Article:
A clump of native grass (sometimes called “ornamental grass”) is very low maintenance and attractive. It’s also remarkably durable in our soil, just as it is—with no fertilizer or other expensive goodies.
The challenge is our unfamiliarity with using it in the home landscape, even though it can dramatically cut the maintenance that your yard requires and is incredibly water-efficient.
I want to be clear; these are not just substitutes for our common lawn grasses, Bermuda and St. Augustine, which require a lot of water and are nonnative. When you say the word “grass,” most people visualize lawns. Native grasses are something almost no other person has in their yard. A “clump” of native grass might consist of almost any prairie grass such as Indiangrass, bluestem, plumegrass, feathergrass or Sideoats grama (our official state grass). The native prairie grasses are what greeted the early settlers when they followed the Natchez Trace down here, encountered a few Indians and Mexicans and began calling this region their home.
Depending on the species of native grass (and there are around 500), it can grow a few inches tall, 10 feet tall, or anywhere in between. The roots descend to incredible depths (mature buffalograss roots can be 8 to 10 feet deep), making them unusually drought-tolerant. An established clump of native grass hardly ever needs watering (only in an emergency). It’s very durable and disease-resistant, too. Artificial fertilizer can actually encourage diseases since the grasses have adapted to our miserable soil and have adjusted to growing on the meager nutrition the soil yields.
On the other hand, traditional lawn grasses like Bermuda and St. Augustine aren’t found in in Texas naturally. They require frequent and expensive pampering, in the form of watering, fertilization, mowing, weeding and soil amendment. Often they’ll turn brown anyway. Native grasses don’t need that artificial stuff.
Planting native grasses is amazingly easy. Just choose a well-drained spot that gets sun most or all of the day. Then plant (or transplant) grass plants like any other landscape plant, except forget about adding expensive soil amendments. You may not see a lot of aboveground growth in the first several months, but the roots of the grasses will be growing vigorously.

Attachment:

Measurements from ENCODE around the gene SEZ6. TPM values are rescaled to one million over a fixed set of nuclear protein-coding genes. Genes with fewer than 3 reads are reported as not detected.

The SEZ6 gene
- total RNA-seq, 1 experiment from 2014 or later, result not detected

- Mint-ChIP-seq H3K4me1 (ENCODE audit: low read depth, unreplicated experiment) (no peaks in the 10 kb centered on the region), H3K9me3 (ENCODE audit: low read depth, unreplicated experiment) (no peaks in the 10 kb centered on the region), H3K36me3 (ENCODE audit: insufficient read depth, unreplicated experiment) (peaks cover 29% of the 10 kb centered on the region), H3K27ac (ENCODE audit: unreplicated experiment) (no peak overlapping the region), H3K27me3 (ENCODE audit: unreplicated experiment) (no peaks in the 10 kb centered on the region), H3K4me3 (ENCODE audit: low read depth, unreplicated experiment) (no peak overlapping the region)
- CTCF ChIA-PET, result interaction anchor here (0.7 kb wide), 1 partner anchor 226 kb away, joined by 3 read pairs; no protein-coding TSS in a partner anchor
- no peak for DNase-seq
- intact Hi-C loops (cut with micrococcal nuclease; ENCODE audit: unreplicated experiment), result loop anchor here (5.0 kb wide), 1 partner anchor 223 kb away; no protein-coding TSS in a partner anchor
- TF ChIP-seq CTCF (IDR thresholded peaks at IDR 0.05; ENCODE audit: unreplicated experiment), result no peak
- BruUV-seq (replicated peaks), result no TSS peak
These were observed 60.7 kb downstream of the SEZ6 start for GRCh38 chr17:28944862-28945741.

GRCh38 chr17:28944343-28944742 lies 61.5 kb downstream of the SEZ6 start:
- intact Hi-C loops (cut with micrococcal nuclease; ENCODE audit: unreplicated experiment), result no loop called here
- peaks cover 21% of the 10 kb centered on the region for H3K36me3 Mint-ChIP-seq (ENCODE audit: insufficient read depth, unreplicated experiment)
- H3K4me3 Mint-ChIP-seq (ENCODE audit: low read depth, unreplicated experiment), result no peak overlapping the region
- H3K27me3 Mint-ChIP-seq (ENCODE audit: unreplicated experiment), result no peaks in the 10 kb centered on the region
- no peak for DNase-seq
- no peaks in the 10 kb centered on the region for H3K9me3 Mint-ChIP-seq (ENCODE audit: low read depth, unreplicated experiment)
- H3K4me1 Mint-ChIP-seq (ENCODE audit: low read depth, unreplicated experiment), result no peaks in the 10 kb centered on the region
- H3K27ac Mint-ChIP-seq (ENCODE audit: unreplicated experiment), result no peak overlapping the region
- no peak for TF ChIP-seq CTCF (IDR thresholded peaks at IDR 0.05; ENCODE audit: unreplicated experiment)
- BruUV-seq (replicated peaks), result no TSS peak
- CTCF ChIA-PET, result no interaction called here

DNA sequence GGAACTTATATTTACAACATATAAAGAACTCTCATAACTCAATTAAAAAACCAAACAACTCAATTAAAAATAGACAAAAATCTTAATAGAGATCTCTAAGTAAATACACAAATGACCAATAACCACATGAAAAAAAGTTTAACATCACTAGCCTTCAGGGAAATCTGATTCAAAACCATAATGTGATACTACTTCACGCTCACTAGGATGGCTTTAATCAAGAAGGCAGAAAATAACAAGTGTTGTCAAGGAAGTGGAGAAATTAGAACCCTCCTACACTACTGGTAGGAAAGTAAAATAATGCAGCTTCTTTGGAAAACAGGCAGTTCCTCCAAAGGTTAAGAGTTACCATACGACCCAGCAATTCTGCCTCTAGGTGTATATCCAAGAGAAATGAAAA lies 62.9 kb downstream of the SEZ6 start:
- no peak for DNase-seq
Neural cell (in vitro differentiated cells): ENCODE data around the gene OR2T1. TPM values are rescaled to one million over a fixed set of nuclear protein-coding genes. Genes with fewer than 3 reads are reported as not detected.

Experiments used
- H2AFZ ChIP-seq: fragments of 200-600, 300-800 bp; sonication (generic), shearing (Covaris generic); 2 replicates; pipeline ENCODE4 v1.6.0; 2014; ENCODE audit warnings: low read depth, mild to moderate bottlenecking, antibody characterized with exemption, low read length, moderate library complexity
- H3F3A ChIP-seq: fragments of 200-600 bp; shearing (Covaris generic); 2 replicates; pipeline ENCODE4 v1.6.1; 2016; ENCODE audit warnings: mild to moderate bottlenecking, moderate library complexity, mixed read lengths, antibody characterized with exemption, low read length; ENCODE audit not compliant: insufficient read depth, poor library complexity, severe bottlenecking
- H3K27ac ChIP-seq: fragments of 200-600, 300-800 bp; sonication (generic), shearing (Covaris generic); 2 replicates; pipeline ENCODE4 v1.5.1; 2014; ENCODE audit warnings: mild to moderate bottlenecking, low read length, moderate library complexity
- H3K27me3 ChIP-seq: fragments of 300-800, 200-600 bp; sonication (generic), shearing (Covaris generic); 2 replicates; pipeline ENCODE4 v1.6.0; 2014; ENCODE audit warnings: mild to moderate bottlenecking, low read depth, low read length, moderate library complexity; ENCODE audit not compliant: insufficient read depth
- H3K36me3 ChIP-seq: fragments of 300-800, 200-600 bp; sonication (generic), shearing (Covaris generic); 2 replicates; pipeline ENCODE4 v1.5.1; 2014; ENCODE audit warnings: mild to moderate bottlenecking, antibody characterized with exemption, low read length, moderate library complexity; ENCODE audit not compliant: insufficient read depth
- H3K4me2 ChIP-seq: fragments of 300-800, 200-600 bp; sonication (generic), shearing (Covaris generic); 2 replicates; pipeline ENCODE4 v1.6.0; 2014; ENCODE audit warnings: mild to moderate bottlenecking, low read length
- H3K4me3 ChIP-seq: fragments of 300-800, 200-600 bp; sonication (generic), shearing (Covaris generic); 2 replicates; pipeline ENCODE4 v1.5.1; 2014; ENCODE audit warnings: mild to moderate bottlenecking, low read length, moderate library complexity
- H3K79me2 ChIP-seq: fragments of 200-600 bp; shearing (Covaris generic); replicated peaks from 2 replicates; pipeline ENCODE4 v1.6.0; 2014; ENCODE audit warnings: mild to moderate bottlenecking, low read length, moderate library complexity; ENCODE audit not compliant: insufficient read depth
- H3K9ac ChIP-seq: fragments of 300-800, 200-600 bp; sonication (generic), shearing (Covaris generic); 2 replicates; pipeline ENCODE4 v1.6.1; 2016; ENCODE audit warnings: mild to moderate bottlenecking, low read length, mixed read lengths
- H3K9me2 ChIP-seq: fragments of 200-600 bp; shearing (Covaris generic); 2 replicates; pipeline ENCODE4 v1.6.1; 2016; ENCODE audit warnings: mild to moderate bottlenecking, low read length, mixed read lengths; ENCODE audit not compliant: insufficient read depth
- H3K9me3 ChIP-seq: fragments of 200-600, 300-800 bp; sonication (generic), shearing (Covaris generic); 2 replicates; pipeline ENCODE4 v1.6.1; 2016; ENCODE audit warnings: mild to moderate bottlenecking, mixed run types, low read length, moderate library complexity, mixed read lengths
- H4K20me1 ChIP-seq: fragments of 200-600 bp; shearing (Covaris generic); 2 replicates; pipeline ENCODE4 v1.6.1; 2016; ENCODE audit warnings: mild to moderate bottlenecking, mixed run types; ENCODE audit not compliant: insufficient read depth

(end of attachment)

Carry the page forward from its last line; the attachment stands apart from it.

Once the grass does grow, there’s almost nothing for you to do. Don’t fertilize, don’t add a lot of water, don’t prune – just stand back and let it grow as it did centuries ago on the Great Plains. If it looks objectionable in the winter, in January you can cut it down to 6 or 8 inches from the ground, but that’s not horticulturally necessary.
Masses of little bluestem grass, muhyl or switchgrass are a soft orange all winter long and should become a solid mass in just a few seasons. In the growing season, a clump of native grass is a brilliant green, often accompanied by a feathery plume each fall. I like to use native grasses in areas where the soil is notoriously poor, and the homeowners will let it expand naturally. It can easily be used in medians and parking lot ends.
Only a few nurseries have these grasses in stock at this time of year. You might even want to order some from a catalog. (Be careful to get the kinds that grow in your part of the state). Another option is to dig plants from a field, providing the owner agrees and a good number remain.
Native grasses can be used in the residential landscape in many ways. There are three potentially dramatic uses:
- A large mass of native grasses (at least 150 square feet) is a strong design element, especially when used in an organic, curving shape. In winter, the mass of grasses makes the drab green of our evergreen trees come to life.
- Many of the medium-height native grasses create an attractive backdrop for colorful flowers planted in the foreground.
- Two or three plants of a tall (6 feet or more) native grass species create a dramatic statement, taking the place of something like a short tree or tall shrubs.
At the very least, try a clump in a corner of your yard. It’s likely that you’ll be planting even more as the years go by and cutting back on the temperamental, costly plants you see in everyone else’s yard.